What To Eat in Utah
Utah’s signature dish is the scone, which is less like the English-ancestored quick bread and more like a quickly fried Southwestern sopaipilla. Scones are eaten with breakfast, lunch, and dinner, always served warm with honey. Similar breads are used as the foundation for Navajo tacos. And don’t forget fry sauce – a Utah original that is a mix of ketchup and mayonnaise with a jot of garlicky spice – made for dipping French fries but basically good on everything.
Exactly why Utah's scone is called a scone is a mystery, since it is nothing like the dense Scottish quickbread that is a favorite coffee companion. It is a puffy, deep-fried pillow of sweet yeast dough that develops a slightly crisp skin around airy insides and is served hot from the kettle accompanied by a pitcher or squeeze bottle of honey.
A Utah drive-in chain, Arctic Circle, claims to have created fry sauce in 1948 from "a tasty, tangy mixture of tomato concentrate, lemon juice, eggs, and a whole bunch of other ingredients." Throughout the Plains all the way to the West Coast, drive-ins and burger joints as well as loosemeats shops in Siouxland offer now offer it to accompany French fries and/or onion rings. It ranges from ranch-dressing-white to salmon pink, and the fundamental duet of mayonnaise and ketchup is usually doctored up with the likes of sweet pickles, onions, and spice.
For many years while traveling the Southwest, we assumed that fry bread was some sort of Fred Harveyish knock-off of fried dough or perhaps an outsized sopaipilla or simply something made by contemporary Navajo cooks to appeal to Americans' taste for just about anything fried in plenty of fat. We were wrong. It is no exaggeration to say that fry bread is to Navajos what matzoh is to Jews – a simple dish with profound meaning that arises from the harsh tribulations of ancestors. When the U.S. Army rounded up Navajos after they surrendered to Kit Carson in 1864, the captives were marched 300 miles through winter snows to Bosque Redondo, near Fort Sumner along the Pecos River in New Mexico. Many starved on what is now known as The Long Walk, and many more died due to harsh conditions on the reservation. The meager supplies issued by their captors included lard, flour, baking powder and powdered milk; and from these they learned to make fry bread – broad discs of dough that puff up in hot oil and are delicious plain or as a partner for a bowl of chili or sugared for dessert. Fry bread serves as the foundation layer of what is known as a Navajo taco, heaped with all the ingredients that normally would be stuffed into a corn or wheat tortilla.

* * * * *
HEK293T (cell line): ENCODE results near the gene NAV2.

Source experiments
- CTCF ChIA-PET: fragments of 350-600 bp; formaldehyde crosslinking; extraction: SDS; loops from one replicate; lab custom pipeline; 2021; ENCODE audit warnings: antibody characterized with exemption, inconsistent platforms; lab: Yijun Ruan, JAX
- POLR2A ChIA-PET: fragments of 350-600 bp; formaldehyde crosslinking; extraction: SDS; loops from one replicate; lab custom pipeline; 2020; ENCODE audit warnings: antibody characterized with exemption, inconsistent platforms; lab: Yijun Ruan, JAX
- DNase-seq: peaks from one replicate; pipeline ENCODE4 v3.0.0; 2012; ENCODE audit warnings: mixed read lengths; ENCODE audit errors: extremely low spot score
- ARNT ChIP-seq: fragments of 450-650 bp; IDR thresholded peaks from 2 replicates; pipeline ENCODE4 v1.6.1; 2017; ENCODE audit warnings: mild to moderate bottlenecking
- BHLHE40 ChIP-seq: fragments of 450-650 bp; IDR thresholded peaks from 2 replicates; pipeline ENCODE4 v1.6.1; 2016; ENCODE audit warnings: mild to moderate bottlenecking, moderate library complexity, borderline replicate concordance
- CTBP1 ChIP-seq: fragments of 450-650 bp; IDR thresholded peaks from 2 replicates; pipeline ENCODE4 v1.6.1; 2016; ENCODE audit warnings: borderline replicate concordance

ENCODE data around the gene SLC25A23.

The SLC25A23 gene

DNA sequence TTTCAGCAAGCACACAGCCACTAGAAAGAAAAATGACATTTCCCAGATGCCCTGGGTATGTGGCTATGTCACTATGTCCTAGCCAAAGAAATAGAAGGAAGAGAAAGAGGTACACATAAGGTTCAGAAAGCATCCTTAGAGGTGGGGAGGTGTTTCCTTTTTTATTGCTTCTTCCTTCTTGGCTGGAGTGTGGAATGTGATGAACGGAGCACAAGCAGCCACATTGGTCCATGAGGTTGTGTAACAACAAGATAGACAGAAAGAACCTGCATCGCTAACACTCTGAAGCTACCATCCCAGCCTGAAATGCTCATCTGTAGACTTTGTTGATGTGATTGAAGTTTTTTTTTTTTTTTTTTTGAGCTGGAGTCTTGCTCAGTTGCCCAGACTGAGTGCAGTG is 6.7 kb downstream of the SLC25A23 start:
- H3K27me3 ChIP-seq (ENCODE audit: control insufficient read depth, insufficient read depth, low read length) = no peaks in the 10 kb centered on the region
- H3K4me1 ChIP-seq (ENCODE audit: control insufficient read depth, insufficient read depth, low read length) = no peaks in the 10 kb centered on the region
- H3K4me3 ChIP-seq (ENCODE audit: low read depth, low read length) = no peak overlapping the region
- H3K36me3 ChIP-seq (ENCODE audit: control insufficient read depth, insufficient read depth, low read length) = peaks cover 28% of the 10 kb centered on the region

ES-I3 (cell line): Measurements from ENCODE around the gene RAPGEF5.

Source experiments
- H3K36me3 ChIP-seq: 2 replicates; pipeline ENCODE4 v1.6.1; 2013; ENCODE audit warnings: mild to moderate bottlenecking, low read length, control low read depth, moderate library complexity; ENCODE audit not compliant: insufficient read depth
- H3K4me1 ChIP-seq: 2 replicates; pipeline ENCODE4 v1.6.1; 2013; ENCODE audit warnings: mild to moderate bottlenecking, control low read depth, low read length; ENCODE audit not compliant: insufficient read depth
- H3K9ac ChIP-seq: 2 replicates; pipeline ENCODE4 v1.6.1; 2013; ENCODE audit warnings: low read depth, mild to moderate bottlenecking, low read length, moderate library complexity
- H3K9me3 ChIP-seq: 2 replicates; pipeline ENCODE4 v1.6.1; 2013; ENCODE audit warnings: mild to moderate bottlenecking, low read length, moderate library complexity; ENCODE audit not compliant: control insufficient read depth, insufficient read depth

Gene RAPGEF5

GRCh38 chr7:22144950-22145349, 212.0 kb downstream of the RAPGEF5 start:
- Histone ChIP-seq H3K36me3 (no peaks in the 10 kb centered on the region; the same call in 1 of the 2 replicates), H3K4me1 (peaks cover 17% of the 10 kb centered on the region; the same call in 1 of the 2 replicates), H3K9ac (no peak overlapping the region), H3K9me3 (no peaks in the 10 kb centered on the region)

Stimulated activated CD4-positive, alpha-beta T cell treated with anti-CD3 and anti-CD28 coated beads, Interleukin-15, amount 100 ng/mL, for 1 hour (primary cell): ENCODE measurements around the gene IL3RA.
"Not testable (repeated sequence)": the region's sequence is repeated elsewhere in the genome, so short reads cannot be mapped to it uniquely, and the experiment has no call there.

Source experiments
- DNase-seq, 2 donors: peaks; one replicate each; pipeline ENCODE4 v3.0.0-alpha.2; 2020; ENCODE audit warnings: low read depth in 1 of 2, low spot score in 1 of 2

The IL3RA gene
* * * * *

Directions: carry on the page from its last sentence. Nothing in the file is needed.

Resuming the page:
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Croshaw's is southern Utah’s cult pie dealer, offering thirty-four flavors of sweet pie and savory silken quiche.
Southern Utah’s most recognizable motel diner, the Thunderbird is famous for its Ho-Made Pie sign and for Utah-style scones with honey butter.
The restaurant’s name says it all: curry, pizza, and curry pizza on an isolated bend in the road on the way to Capitol Reef National Park.
A one-of-a-kind fruit pie stand, Gifford Homestead is inspired by surrounding groves planted by pioneers in Capitol Reef National Park.
Triple-deck burgers, milk shakes, and one of the West’s best fry sauces make Hermie's a good, old-fashioned destination Utah drive-in.
An urban-hip food truck in an isolated town, Magnolia's is operated by a freewheeling family serving creative Southwestern fare. Get the loaded fries!
Navajo tacos: a melting-pot, mix-n-match dish that is American cuisine at its most exuberant: Mexican, New Mexican, and Utahan with a measure of fast-food brio.
The vegetarian-friendly, priced-right Capitol Reef Inn and Café is an oasis of good food and elevated cultural consciousness in the wilds of south-central Utah.
Sweet Lake Biscuits and Limeade has a menu full of different ways to enjoy biscuits -- best of all, part of an overstuffed breakfast sandwich.